informed him that the only thing that mattered to me about Waiting at
the Shore was if it succeeded "artistically and intellectually."
I can still vividly recall the suppressed amusement that agent revealed
at the presumptuousness of this bold assertion. And he came close to openly
laughing at me. To believe, as an author, that my work may have some importance
or genuine worth may indeed be presumptuous, but to desire it to be an
artistic success should not be. For why else write? Samuel Johnson famously
asserted "no man but a blockhead ever wrote, except for money."
But there are far quicker and safer means of becoming rich than writing.
And such expressions of sophisticated cynicism don't belie the fact that
most genuine writers write because they are compelled to. For if an aspiring
unpublished author focusses upon the accomplishments of Faulkner and Hemingway
instead of Ludlum and Clancy it's not because he necessarily compares
himself to Faulkner or Hemingway. It's because he doesn't care about Ludlum
and Clancy. For why else become an artist if not to also enter the great
game, attempting to succeed both intellectually and artistically? To do
something truly valuable? Which is always a risk, a step into the unknown.
When I sought a literary agent many years
ago only a few took an interest in my work. (None finally represented
me.) And I soon discovered that agents can be rather touchy people. They
are proud people and would like to believe that they foster talent, discovering
new talented authors. That mere crass commercialism doesn't fully motivate
them but that they have an eye out for genuine quality: for good and new
and talented authors. But scratch the surface of an agent's lofty literary
posture and you will soon discover that "quality" is indeed
defined as that which actually sells. And that a "platform"
is often required by new authors. For, after all, publishing is a business,
not a charitable enterprise. And the world of publishing has certain high
The largest enemy of all art is, perhaps,
fashion, whether it be conservative or avant garde. In the world of corporate
publishing, under the pressure of the ever higher profit margins the parent
companies place, there are numerous formulas for success. And that which
is truly original is not included among them. For not having been tried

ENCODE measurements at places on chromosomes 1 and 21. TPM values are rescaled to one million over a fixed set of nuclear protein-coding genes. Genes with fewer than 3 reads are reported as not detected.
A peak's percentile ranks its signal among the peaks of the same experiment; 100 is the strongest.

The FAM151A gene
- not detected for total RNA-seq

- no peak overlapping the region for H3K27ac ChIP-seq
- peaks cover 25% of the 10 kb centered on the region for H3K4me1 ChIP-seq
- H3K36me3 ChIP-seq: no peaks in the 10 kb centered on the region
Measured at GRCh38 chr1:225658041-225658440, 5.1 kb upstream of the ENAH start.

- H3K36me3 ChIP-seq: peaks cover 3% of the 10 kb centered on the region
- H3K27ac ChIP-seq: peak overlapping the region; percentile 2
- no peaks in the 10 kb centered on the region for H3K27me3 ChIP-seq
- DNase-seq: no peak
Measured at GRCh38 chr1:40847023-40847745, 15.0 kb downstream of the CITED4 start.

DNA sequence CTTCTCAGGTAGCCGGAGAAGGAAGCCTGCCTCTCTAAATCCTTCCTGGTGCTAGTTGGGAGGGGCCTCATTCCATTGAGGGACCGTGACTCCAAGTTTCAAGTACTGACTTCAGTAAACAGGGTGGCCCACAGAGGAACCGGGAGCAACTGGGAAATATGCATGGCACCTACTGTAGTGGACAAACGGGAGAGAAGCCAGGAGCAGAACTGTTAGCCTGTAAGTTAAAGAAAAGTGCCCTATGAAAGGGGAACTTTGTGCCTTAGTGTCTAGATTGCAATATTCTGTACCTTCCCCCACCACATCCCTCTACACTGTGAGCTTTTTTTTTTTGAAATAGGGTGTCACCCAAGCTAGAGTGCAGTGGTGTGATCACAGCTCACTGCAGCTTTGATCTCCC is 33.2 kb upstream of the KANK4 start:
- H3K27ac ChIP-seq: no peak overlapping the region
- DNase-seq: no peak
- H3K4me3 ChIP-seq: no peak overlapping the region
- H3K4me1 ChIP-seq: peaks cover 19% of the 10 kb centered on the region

the original may not be profitable. And fostering the arts, experimental
or otherwise, is not the publisher's mission unless a guarantee of high
earnings accompany it. Which is why most new authors require a "platform."
In other words, guarantees which have nothing to do with the innate value
of a manuscript, unless it catches the eye of a publisher or agent as
a sure winner. Fitting, in all probability, a known formula. Though true
enough, an instinct for satisfying an agreeable public can be highly helpful.
I can not speak for my own work. It may,
in truth, be quite bad. A literary failure. And it may not deserve to
be published or read. But there is no societal mirror available to me
which can offer a worthy criticism of my work. And I would like to know
the truth about the actual literary value of these novels too. Nor will
I find that by stepping out once again into the publishing world. Not
even, if I had the stomach for it, by searching among the small non-profit
publishers. And the only feedback available to me can come from you, the
What's more, the novel no longer possesses
the exalted standing it once had. The mass electronic corporate media
has taken over that cultural position as the widespread modernday mirror
of American life. The pressure of popular culture on the arts has always
been large. But art, high art, always had its place. Today it has become
an even smaller artifact of the larger culture. The great novel as an
artistic mirror of society is becoming, as Norman Mailer pointed out,
a museum piece. And we speak of great artists and writers as if they were
all notables out of our historic past. Though some of us are old enough
today to remember when many great names were still alive and working among
us. Hemingway, Faulkner, Steinbeck. No more. And this is true not only
of literature but of all the arts. The corporation has become monolithic
and reaches today into all aspects of modern American life. But the human
spirit can not die even in an artificial culture, where its human roots
may be smothered. Creativity never vanishes. How will it find its expression
in the future? In the new technologies perhaps? In those mediums undominated
by corporate power?
There is indeed no such thing as a dull
work of art. So I hope that these novels of mine are not at all dull as
well as artistic and intellectual successes. Are they any good? I am,
of course, aware of what I tried to accomplish. And sense some pride and
excitement about what I did. But the artist, or writer, can never be the
final judge of his own success. That is up to you. Though you, too, may
not be of one opinion: so the question may only remain unanswered, pro
or con. That's the way it sometimes is with art, at least for a long time.
For only time is the surest critic of art.